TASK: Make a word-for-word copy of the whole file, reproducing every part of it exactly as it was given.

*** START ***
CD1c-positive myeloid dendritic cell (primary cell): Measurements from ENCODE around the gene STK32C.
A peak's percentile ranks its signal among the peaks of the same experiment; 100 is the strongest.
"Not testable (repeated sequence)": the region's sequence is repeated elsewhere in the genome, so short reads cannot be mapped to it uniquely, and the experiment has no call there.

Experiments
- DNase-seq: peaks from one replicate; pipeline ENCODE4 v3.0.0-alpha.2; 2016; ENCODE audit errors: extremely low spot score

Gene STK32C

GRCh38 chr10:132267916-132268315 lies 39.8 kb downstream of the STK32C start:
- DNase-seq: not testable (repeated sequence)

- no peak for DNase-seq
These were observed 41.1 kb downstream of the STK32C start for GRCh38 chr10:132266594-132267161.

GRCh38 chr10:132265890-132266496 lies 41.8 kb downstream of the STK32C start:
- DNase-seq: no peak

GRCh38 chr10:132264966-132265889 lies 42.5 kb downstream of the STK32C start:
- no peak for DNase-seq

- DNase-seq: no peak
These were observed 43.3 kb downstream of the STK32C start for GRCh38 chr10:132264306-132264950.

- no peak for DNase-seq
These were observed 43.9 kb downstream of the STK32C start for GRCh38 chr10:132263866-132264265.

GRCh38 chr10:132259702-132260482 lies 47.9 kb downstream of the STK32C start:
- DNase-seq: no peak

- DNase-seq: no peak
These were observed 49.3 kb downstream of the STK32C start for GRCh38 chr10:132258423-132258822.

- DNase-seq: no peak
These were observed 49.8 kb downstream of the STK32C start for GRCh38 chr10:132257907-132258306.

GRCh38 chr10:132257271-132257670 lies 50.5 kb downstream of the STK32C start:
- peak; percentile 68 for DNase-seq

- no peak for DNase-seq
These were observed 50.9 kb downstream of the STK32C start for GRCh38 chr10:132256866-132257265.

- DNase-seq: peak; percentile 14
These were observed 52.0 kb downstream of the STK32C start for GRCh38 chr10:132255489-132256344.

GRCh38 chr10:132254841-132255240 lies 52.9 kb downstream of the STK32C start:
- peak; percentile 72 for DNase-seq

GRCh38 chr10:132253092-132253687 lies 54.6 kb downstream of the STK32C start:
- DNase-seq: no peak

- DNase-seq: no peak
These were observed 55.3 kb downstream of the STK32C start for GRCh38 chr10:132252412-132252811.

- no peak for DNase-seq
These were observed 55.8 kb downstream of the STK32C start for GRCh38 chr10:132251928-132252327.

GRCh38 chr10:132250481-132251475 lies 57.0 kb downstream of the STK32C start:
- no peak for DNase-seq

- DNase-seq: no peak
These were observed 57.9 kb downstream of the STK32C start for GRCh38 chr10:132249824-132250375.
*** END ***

CD1c-positive myeloid dendritic cell (primary cell): Measurements from ENCODE around the gene STK32C.
A peak's percentile ranks its signal among the peaks of the same experiment; 100 is the strongest.
"Not testable (repeated sequence)": the region's sequence is repeated elsewhere in the genome, so short reads cannot be mapped to it uniquely, and the experiment has no call there.

Experiments
- DNase-seq: peaks from one replicate; pipeline ENCODE4 v3.0.0-alpha.2; 2016; ENCODE audit errors: extremely low spot score

Gene STK32C

GRCh38 chr10:132267916-132268315 lies 39.8 kb downstream of the STK32C start:
- DNase-seq: not testable (repeated sequence)

- no peak for DNase-seq
These were observed 41.1 kb downstream of the STK32C start for GRCh38 chr10:132266594-132267161.

GRCh38 chr10:132265890-132266496 lies 41.8 kb downstream of the STK32C start:
- DNase-seq: no peak

GRCh38 chr10:132264966-132265889 lies 42.5 kb downstream of the STK32C start:
- no peak for DNase-seq

- DNase-seq: no peak
These were observed 43.3 kb downstream of the STK32C start for GRCh38 chr10:132264306-132264950.

- no peak for DNase-seq
These were observed 43.9 kb downstream of the STK32C start for GRCh38 chr10:132263866-132264265.

GRCh38 chr10:132259702-132260482 lies 47.9 kb downstream of the STK32C start:
- DNase-seq: no peak

- DNase-seq: no peak
These were observed 49.3 kb downstream of the STK32C start for GRCh38 chr10:132258423-132258822.

- DNase-seq: no peak
These were observed 49.8 kb downstream of the STK32C start for GRCh38 chr10:132257907-132258306.

GRCh38 chr10:132257271-132257670 lies 50.5 kb downstream of the STK32C start:
- peak; percentile 68 for DNase-seq

- no peak for DNase-seq
These were observed 50.9 kb downstream of the STK32C start for GRCh38 chr10:132256866-132257265.

- DNase-seq: peak; percentile 14
These were observed 52.0 kb downstream of the STK32C start for GRCh38 chr10:132255489-132256344.

GRCh38 chr10:132254841-132255240 lies 52.9 kb downstream of the STK32C start:
- peak; percentile 72 for DNase-seq

GRCh38 chr10:132253092-132253687 lies 54.6 kb downstream of the STK32C start:
- DNase-seq: no peak

- DNase-seq: no peak
These were observed 55.3 kb downstream of the STK32C start for GRCh38 chr10:132252412-132252811.

- no peak for DNase-seq
These were observed 55.8 kb downstream of the STK32C start for GRCh38 chr10:132251928-132252327.

GRCh38 chr10:132250481-132251475 lies 57.0 kb downstream of the STK32C start:
- no peak for DNase-seq

- DNase-seq: no peak
These were observed 57.9 kb downstream of the STK32C start for GRCh38 chr10:132249824-132250375.